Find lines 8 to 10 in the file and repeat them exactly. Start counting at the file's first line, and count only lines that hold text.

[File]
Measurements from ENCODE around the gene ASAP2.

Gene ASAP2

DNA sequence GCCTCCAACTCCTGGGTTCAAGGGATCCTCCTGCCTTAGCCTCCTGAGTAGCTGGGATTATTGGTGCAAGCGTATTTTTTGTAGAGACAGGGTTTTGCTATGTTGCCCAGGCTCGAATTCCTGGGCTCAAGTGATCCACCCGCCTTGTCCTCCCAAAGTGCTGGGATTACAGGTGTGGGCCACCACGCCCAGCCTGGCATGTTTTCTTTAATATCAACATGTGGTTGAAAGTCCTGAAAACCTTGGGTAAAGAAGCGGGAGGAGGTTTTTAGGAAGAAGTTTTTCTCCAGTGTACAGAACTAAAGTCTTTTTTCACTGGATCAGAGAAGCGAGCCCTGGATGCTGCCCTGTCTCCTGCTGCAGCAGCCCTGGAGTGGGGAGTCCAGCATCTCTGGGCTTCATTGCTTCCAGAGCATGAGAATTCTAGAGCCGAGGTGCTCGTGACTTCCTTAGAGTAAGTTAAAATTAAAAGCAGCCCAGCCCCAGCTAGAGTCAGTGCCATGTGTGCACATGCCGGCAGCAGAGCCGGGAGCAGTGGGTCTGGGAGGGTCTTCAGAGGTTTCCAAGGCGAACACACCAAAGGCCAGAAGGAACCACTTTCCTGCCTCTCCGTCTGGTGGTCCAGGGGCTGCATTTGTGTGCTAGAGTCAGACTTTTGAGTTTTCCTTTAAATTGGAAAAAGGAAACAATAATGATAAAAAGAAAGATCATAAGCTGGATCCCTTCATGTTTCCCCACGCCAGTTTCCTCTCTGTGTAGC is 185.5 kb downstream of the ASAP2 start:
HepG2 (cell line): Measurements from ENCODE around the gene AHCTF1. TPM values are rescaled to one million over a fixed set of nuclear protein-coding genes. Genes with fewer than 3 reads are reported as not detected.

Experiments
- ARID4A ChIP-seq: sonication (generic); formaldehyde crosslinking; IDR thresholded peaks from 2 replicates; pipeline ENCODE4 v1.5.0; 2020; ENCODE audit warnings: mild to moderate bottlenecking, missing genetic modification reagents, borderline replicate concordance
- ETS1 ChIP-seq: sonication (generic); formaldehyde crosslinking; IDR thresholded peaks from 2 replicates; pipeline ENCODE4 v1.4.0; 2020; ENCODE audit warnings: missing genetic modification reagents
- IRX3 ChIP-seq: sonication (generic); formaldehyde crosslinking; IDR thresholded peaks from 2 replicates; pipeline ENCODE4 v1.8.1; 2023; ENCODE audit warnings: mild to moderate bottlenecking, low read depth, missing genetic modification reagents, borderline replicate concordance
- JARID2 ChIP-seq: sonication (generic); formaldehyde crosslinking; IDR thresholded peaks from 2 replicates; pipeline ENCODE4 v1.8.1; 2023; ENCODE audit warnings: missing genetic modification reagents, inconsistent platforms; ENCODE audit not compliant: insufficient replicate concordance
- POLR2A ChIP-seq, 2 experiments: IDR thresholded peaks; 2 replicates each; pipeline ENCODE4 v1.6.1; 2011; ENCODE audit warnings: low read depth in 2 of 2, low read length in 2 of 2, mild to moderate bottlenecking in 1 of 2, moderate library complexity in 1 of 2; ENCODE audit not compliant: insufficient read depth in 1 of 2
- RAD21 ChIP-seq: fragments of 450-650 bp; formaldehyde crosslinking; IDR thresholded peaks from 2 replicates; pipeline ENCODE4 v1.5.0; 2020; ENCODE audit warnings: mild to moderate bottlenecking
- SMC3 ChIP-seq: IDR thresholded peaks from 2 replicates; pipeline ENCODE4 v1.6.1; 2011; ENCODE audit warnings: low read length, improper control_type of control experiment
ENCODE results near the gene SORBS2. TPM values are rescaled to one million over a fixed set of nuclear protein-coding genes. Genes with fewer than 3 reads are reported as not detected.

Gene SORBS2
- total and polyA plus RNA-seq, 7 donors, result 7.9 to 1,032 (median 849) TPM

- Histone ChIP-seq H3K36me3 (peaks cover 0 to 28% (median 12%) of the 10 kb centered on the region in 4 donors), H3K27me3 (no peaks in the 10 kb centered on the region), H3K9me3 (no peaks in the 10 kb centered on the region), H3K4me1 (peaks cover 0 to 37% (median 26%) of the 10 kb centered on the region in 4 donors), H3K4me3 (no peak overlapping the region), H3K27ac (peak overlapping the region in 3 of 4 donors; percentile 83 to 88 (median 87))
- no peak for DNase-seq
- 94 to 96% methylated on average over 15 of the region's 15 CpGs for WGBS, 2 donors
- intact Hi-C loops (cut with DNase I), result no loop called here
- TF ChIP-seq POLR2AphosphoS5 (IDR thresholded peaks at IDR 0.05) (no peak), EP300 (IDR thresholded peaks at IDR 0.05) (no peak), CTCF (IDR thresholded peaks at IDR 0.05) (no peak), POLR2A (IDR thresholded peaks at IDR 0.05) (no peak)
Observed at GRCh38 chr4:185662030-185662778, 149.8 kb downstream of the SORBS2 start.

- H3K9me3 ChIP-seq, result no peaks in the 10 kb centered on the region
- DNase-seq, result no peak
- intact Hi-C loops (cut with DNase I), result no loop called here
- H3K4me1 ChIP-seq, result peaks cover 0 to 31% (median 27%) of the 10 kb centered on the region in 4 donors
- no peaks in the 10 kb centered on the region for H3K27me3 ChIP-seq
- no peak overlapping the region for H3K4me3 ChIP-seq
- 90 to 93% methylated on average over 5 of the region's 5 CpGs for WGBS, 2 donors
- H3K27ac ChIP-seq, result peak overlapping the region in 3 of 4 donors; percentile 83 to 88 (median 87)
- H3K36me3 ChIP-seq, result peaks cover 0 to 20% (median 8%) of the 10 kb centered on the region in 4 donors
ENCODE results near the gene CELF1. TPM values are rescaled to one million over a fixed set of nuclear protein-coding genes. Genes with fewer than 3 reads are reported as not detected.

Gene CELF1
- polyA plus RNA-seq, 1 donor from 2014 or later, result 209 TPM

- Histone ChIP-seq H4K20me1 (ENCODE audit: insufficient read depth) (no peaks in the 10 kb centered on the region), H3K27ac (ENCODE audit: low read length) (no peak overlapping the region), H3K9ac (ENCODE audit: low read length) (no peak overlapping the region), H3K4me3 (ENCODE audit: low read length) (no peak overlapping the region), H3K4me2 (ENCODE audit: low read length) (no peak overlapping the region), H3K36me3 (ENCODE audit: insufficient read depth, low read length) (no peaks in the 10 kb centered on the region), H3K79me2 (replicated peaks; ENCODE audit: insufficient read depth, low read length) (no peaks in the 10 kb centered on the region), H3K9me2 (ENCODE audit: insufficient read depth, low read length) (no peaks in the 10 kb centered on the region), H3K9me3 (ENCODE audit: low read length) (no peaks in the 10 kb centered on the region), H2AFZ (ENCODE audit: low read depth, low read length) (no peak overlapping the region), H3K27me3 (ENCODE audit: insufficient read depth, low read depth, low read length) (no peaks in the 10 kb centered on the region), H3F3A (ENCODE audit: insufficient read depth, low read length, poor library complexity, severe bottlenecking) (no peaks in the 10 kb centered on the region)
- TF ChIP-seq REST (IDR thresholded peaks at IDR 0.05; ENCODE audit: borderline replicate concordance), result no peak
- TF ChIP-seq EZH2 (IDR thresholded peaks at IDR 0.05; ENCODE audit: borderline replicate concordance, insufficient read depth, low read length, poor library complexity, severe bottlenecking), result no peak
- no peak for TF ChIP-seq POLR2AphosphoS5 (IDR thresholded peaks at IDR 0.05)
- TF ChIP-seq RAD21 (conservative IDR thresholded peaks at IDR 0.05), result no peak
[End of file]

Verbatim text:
- IRX3 ChIP-seq: sonication (generic); formaldehyde crosslinking; IDR thresholded peaks from 2 replicates; pipeline ENCODE4 v1.8.1; 2023; ENCODE audit warnings: mild to moderate bottlenecking, low read depth, missing genetic modification reagents, borderline replicate concordance
- JARID2 ChIP-seq: sonication (generic); formaldehyde crosslinking; IDR thresholded peaks from 2 replicates; pipeline ENCODE4 v1.8.1; 2023; ENCODE audit warnings: missing genetic modification reagents, inconsistent platforms; ENCODE audit not compliant: insufficient replicate concordance
- POLR2A ChIP-seq, 2 experiments: IDR thresholded peaks; 2 replicates each; pipeline ENCODE4 v1.6.1; 2011; ENCODE audit warnings: low read depth in 2 of 2, low read length in 2 of 2, mild to moderate bottlenecking in 1 of 2, moderate library complexity in 1 of 2; ENCODE audit not compliant: insufficient read depth in 1 of 2